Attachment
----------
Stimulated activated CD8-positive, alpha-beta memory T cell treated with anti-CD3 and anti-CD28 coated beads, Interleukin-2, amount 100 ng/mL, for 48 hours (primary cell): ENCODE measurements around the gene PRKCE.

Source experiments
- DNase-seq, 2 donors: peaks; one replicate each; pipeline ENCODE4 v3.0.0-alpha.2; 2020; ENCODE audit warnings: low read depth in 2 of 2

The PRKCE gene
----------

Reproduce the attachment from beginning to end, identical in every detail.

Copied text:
Stimulated activated CD8-positive, alpha-beta memory T cell treated with anti-CD3 and anti-CD28 coated beads, Interleukin-2, amount 100 ng/mL, for 48 hours (primary cell): ENCODE measurements around the gene PRKCE.

Source experiments
- DNase-seq, 2 donors: peaks; one replicate each; pipeline ENCODE4 v3.0.0-alpha.2; 2020; ENCODE audit warnings: low read depth in 2 of 2

The PRKCE gene